Qualcomm, one of the largest manufacturers of smartphone microprocessors, takes a different approach as large technology platforms try to combat the spread of misinformation.
Qualcomm announced Thursday that it has partnered with technology company Truepic in San Diego to embed a photo and video review tool in smartphone chips that will be available on some Android devices next year.
This feature allows a “safe” photo capture mode to be displayed in a device’s native camera app alongside other modes such as portrait, slow motion, and time lapse. This mode allows users to take a photo with a digital signature to prove its origin, including the pixels that were taken in the original image and where and when the photo was taken.
While most cameras already capture this type of metadata with image files, it can be edited relatively easily by changing the settings on the camera to make it appear as if a photo was taken at a different time or location .
Truepic’s software makes manipulating this metadata much more difficult because, unlike normal camera apps, it resides on a protected part of the Qualcomm Snapdragon microprocessor, which is also used to secure fingerprints and facial prints to unlock smartphones and make digital payments becomes.
When a secure image is shared or edited, the original data is retained to verify authenticity and highlight changes.
“This is a mechanism by which we can restore confidence in images and videos on the Internet,” said Mounir Ibrahim, vice president of strategic initiatives at Truepic, in a video call. “We believe that it will be the new standard for every image of consequence.”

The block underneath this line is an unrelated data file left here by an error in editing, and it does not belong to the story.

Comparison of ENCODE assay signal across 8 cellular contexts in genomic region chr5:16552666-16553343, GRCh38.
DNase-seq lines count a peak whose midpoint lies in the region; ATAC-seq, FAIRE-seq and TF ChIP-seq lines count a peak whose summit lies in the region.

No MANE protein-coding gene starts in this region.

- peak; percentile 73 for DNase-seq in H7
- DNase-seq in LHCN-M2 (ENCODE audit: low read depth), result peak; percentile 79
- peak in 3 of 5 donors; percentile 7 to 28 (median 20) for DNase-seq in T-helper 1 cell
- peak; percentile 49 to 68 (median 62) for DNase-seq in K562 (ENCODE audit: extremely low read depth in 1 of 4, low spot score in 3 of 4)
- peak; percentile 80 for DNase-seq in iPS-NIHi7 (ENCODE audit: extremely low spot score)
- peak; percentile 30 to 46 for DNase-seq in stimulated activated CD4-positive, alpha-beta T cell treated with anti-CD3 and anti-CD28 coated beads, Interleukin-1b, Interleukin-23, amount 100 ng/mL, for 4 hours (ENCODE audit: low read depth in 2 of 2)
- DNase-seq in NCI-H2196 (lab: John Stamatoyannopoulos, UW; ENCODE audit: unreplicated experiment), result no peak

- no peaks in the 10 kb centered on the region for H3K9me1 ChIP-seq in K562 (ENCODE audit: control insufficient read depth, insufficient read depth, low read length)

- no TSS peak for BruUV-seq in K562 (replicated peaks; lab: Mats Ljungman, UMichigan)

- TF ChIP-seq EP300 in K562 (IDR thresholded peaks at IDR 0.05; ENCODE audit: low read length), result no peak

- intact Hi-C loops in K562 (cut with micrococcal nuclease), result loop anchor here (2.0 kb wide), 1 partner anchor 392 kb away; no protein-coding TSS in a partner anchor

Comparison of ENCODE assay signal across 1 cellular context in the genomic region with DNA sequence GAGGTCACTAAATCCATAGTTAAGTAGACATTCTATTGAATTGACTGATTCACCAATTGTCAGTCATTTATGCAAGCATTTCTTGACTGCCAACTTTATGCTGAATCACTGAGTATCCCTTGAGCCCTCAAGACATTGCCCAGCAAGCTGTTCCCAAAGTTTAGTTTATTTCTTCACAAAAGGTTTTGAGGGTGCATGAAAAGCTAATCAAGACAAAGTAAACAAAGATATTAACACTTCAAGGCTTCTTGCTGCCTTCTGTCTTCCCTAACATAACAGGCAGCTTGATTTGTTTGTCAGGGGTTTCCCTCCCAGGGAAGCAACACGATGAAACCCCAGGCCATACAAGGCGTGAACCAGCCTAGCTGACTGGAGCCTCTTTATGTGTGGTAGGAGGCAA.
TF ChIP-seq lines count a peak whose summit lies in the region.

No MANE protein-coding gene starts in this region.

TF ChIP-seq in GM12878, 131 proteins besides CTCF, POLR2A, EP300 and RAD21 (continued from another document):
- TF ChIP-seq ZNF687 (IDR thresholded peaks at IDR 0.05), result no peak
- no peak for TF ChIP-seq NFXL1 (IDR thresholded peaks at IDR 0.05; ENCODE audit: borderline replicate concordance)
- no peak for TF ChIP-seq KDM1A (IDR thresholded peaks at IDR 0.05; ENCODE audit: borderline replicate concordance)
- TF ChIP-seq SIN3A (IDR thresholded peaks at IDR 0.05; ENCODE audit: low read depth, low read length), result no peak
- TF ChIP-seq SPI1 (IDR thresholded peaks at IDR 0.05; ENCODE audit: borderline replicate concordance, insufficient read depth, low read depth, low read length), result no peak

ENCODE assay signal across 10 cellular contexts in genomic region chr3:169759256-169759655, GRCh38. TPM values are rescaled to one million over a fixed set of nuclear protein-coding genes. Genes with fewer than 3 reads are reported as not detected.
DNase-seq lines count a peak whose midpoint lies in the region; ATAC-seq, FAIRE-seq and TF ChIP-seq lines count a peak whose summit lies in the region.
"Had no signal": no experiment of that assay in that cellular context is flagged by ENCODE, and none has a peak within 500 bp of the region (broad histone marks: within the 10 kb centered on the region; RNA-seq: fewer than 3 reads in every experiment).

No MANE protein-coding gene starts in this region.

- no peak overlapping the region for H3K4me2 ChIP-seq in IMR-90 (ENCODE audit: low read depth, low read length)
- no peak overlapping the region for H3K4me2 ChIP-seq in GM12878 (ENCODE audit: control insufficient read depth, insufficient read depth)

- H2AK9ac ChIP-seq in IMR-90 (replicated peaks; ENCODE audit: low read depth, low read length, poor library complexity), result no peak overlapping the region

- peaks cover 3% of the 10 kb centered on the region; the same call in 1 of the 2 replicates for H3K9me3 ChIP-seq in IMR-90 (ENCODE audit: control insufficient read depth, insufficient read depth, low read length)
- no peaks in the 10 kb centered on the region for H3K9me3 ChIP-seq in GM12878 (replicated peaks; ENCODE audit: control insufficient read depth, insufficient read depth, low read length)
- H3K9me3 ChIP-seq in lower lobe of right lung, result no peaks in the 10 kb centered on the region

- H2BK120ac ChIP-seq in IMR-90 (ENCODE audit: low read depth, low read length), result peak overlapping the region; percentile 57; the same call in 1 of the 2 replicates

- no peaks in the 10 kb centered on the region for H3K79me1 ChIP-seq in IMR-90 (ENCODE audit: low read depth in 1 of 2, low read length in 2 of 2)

The new feature comes because other tech companies have started looking for ways to quickly identify misinformation. Microsoft and the Estonian startup Sentinel have developed tools to identify tampered media and deep counterfeits by analyzing images for signs of processing. Truepic approaches the problem from the other side: creating a new image format whose authenticity is more difficult to deny.
Ibrahim said safe mode could be used by activists and citizen journalists to document protests, human rights violations, or war crimes, or by people trying to prove they own an item that they allegedly sell online.
Truepic is also working with software company Adobe, the New York Times, and Twitter to develop an open standard that would allow these secure images to be displayed with a visual cue to highlight the extra layer of authentication, much like having a secure page on a Website, a padlock item will appear in the URL bar.
“We’ve heard time and again in the information environment for tools to make it easier to determine where something is coming from,” said Sam Gregory, program director at Witness, a nonprofit that helps people use video and technology to protect human rights to use. “This will help defend against allegations of tampering with evidence of war crimes, violence, and more mundane scenarios like insurance claims.”
However, Gregory cautioned that this type of tool is more common, but not ubiquitous, in smartphones, which could make defending images captured without this type of authentication even more difficult.
“It could get to a point where people claim that if it’s not there, something is wrong.”
Any smartphone maker that uses Qualcomm’s Snapdragon 856 microprocessors designed for 5G phones can pay Truepic to provide the secure photo mode.
Sherif Hanna, vice president of research and development at Truepic, did not reveal which companies it was working with, but said phones with this technology would be available in 2021.
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